I think Saint Tom the Huge Dork is gone for good
I’ve been missing Saint Tom the Huge Dork, as Tom Hiddleston has deliberately lowered his profile over the last couple years. Saint Tom the Huge Dork was born of the glory days when he was last promoting 2013’s Thor: The Dark World, and doing silly dances all over the place and generally being a huge dork. But while on hiatus from Marvel Hiddleston was focused on a more adult and less mainstream corner of film, sticking largely to smaller character pieces like Only Lovers Left Alive, and I Saw the Light. He’s out promoting his upcoming mini-series, The Night Manager, and though his new profile in The Observer has glimpses of his inner dork, on the whole this is a grown-up, somewhat more reserved Tom Hiddleston.
Does this mean no more dancing? It sure seems like it. “God, it’s so embarrassing,” he says of that infamous video of him dancing in South Korea, and somewhere deep inside London, Club Kid Tom put away his glow sticks for the last time. Of course, the dancing was from the days when he was openly and enthusiastically courting Tumblr-level fandom, and it quickly got out of hand. Hiddleston’s fans are pretty nuts. Not quite Benedict Cumberbatch/Jeremy Renner levels of nuts, but they’re in the upper atmosphere of crazy. (Chris Evans fans, check yourself—you’re creeping up there, too.) And he’s no longer into supporting it, since he’s trying to have a serious, non-Marvel career. But his recent public persona is more withdrawn, less active on Twitter and no more goofy dancing on talk shows. Too bad—I loved Saint Tom the Huge Dork. He was so fun to cover.
But there are still gems in here. Profiled by Elizabeth Day, the interview includes the tidbit that he has read 100 pages of her novel, which is a level of over-preparedness only true dorks can achieve. They also argue over who followed whom first on Twitter, which is a terrible conversation, but at least we get a decent zinger when Day compliments his “titanic brain”. “That means it goes down,” he responds. “There are no survivors.” Pretty sharp, Tom. If you’re going to replace Saint Tom the Huge Dork with Biting Repartee Tom, I can live with it.
Then they get into the issue of class division is Britain, which is basically their #OscarsSoWhite, at least in that it’s a recurring conversation about privilege and access in the arts. The British acting scene seems dominated by graduates of Eton and Harrow and prestigious repertory schools like RADA, of which Hiddleston is an alumnus himself. But he’s quick to end the conversation. “There are so many successful actors who didn’t go there,” he says, and proceeds to namecheck the likes of Michael Fassbender, Daniel Craig, and Idris Elba. I’m not sure Domhnall Gleeson should count, because he’s a legacy (he’s the son of Brendan Gleeson), and that’s a whole other issue. (Although Domhnall Gleeson is fabulous and can do whatever he wants, I love him.)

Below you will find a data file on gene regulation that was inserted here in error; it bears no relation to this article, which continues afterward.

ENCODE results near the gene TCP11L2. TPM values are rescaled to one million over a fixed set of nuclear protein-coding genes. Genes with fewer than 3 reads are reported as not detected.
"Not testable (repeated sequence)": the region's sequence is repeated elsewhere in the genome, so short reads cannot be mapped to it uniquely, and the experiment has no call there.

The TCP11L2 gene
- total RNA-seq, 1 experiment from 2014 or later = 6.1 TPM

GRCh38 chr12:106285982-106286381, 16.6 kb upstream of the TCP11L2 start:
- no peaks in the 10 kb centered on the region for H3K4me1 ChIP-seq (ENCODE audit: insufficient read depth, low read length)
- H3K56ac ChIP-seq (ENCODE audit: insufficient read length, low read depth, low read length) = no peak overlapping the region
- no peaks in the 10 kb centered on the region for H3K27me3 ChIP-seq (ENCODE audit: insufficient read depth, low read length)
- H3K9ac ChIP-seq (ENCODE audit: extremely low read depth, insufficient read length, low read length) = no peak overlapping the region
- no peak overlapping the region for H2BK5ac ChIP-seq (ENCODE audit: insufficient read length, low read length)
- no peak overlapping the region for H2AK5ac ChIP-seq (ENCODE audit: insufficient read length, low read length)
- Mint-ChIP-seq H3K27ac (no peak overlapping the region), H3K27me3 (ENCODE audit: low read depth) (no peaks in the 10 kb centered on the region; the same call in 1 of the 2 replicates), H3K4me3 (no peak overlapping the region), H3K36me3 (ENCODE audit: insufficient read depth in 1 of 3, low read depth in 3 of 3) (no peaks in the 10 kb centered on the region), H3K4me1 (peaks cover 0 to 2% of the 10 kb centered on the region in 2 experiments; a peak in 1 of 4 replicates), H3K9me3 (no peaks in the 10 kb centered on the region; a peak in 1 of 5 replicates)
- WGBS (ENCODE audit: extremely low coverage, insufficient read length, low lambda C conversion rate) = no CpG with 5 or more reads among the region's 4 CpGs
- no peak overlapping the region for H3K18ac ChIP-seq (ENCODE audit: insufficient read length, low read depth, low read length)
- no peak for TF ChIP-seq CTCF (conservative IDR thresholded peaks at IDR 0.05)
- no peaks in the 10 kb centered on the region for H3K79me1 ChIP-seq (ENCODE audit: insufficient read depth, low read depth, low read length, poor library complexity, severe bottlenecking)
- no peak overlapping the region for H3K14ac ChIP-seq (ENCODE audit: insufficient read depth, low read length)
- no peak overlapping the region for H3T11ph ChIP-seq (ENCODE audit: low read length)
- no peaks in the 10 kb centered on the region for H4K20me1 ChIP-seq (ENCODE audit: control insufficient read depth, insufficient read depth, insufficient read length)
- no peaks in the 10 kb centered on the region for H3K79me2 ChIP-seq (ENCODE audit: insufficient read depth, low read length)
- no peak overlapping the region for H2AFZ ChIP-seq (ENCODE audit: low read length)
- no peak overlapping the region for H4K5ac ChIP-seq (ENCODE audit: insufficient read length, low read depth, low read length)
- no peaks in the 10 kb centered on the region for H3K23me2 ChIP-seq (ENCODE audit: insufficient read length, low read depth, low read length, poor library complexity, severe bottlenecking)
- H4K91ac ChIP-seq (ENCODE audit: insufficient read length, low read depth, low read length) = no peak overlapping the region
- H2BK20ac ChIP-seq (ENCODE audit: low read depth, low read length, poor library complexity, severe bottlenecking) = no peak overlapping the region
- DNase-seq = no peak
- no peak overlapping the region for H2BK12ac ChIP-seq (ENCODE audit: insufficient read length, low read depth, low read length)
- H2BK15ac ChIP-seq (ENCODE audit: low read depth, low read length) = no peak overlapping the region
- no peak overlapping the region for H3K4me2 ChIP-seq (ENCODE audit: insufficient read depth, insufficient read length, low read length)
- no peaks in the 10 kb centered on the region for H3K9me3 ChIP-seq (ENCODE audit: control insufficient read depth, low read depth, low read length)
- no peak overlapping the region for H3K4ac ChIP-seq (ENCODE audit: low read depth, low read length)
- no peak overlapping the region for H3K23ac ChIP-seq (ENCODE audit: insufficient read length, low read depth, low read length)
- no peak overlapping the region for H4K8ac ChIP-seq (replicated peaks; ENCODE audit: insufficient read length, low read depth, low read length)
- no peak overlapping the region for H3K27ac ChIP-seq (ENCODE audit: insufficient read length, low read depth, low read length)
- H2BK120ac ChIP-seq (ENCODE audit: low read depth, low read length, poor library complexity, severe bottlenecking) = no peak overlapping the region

“There is an acknowledged problem of access and inequality of opportunity–I don’t know how to remedy that. But yeah, I’m on everyone’s side; I’m on the side of the actors. I’m not there to divide the world into pieces,” is how he ends that conversation. Hiddleston has gone on record as not wanting to be a political or statement-prone actor. Fine. They don’t all have to be activists. But this also smacks of a lack of awareness. It sounds sort of proto-Michael Caine. Like, if you’re just good enough, it will come to you, somehow, someday. But the whole problem is that if they come from the right school—or have the right last name—mediocre dudes excel while everyone else is expected to work twice as hard to get half as much notice. If you’re going to retire Saint Tom the Huge Dork, can we replace him with someone more interesting than Mealy Platitudes Tom?
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